Possible outcomes of UK departure from EU and its implications for British standards and regulations

brexit-standards |

Before discussing any implications of Brexit for UK standards and regulations, let us remind ourselves what are standards and why are they important.  Standards are a range of powerful marketing and business tools for businesses and institutions of all shapes and sizes. They can be used to adjust performance and manage risks, while operating more sustainably and efficiently. They allow businesses and institutions to demonstrate the proof of quality for their products & services to potential customers and can assist to merge best practices into the corporate structure. Standards represent a range of very coherent ways of information sharing between governments and businesses about what should be considered as a norm.

The British Standards Institution, (aka BSI, which produces technical standards on a wide range of products and services, and also provides certification and standards-related services to businesses), has been appointed by the UK Government (HMG) to act as the UK National Standards Body (NSB). In this role, BSI is responsible for the structures that enable the UK to participate in national, European (please note – ‘European’, not EU) and international standards-making systems and for overseeing the range of these standards which are currently valid in the UK.

Through the BSI, the UK participates in the European  (please note again – ‘European’, not EU) Standardisation System, with BSI as a full member of CEN (European Committee for Standardisation), CENELEC (European Committee for Electrotechnical Standardisation) and ETSI, as well as in two international standards-making systems ISO and IEC.

This is a very important distinction. Although CEN, CENELEC and ETSI  develop European standards, not ‘EU standards’ (they include NSB from countries outside the EU, including Ukraine, and are not official agencies of the European Union but rather private members associations owned by their members  including BSI, are entirely private bodies, and therefore not part of the EU’s institutional framework), nevertheless, their standards are “EN” EU (and EEA) standards, according to EU Regulation 1025/2012.

Such ‘Single Standard model’ is valid among many industries and enables companies and individuals to work and trade in the EU single market. This principle is called reciprocity, to make business as smooth as possible across national borders.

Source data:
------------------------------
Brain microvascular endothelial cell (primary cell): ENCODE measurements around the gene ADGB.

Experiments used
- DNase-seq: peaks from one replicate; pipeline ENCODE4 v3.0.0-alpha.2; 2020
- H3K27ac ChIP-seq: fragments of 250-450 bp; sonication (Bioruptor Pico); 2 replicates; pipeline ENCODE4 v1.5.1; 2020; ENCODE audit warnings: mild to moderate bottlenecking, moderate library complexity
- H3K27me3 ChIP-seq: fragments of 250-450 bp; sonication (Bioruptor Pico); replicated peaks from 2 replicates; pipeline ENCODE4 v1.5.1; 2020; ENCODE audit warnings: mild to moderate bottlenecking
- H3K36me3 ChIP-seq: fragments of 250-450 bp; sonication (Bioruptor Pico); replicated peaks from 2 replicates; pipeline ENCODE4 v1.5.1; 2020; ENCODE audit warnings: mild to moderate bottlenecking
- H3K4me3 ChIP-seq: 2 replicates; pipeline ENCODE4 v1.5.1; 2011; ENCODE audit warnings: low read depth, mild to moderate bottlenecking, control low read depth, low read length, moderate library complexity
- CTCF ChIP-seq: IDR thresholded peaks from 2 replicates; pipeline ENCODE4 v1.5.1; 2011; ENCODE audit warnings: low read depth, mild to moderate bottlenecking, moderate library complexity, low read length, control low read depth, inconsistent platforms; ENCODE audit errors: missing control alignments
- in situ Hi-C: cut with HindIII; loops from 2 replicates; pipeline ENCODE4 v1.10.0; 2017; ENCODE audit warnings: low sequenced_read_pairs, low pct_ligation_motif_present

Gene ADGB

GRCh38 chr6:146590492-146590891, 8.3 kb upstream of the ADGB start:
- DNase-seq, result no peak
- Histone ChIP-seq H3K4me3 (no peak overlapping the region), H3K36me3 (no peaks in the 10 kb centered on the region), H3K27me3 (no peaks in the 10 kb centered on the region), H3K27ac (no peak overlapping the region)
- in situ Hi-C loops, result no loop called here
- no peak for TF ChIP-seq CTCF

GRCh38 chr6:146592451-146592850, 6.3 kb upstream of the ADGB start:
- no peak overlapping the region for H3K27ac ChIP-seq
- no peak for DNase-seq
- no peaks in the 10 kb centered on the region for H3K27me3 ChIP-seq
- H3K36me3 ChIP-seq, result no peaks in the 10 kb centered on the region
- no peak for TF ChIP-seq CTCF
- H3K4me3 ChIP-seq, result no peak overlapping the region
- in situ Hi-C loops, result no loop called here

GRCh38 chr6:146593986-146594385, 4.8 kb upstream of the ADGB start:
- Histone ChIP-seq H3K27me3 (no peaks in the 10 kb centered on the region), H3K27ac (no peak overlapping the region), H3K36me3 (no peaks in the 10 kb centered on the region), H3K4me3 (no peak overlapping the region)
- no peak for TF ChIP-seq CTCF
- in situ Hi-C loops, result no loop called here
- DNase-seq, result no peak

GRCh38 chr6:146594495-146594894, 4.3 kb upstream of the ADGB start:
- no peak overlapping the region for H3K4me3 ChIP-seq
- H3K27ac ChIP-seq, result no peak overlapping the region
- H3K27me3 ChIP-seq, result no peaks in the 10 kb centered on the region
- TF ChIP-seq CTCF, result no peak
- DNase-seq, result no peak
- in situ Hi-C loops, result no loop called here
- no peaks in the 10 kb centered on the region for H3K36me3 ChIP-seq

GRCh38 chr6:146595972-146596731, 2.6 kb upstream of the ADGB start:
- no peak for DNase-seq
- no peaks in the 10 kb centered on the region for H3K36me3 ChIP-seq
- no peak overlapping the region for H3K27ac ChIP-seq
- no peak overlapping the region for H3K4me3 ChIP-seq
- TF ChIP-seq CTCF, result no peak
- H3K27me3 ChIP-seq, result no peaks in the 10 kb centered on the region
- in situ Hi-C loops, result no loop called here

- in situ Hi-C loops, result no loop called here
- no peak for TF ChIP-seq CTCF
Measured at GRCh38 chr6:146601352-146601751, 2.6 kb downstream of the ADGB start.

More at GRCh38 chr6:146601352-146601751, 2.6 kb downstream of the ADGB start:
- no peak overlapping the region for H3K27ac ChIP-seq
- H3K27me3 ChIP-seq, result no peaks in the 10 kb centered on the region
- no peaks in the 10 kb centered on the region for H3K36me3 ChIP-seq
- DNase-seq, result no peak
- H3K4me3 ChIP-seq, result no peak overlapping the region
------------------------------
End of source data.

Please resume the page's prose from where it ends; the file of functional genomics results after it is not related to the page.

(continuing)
The overwhelming majority of standards being in existence in the UK are international in nature (over 95%), while the number of UK-only standards is rather small. Over 1,500 of them are withdrawn annually (e.g. there used to be 160,000 British Standards, now reduced to 19,000 Single Standards).

However, some standards are conjoined with relevant EU regulations (less than 20% in Europe) and are known as ‘harmonised standards’ (we have discussed them briefly in a previous blog).

Immediately after the Brexit referendum in 2016, the British Standards Institution , has conducted a webinar on the Brexit implications for standards and regulations in the UK. This webinar was further endorsed/supported in 2018 by another BSI statement.

As regard CEN and CENELEC. the BSI’s continued membership should not accordingly be affected by Brexit. Some adjustment to the internal rules of CEN and CENELEC may be necessary to assure this and steps are in hand to bring this about. There are no such adjustments required in the case of ETSI.

If the UK does not maintain its full membership of CEN and CENELEC through BSI, British stakeholders would lose their influence over the content of the standards used in the 33 other member countries and British industry would face increased barriers to trade (BSI membership of the two international standardization organizations, ISO and IEC, will be unaffected by the UK’s exit from the EU).

In its position paper “European standards and the UK” the BSI raised a series of five principal questions:
1. What are standards and why are they important for industry?
2. What is the European Single Market?
3. What benefits do European standards bring to the European Single Market?
4. How are these benefits delivered?
5. What would be the impact of a UK exit from the EU in terms of UK participation in the European standardization system?

In the same paper the BSI attempted to offer some solutions, which in their opinion will be instrumental in maintaining the status quo. We will analyse some important points of this position paper in the subsequent blogs.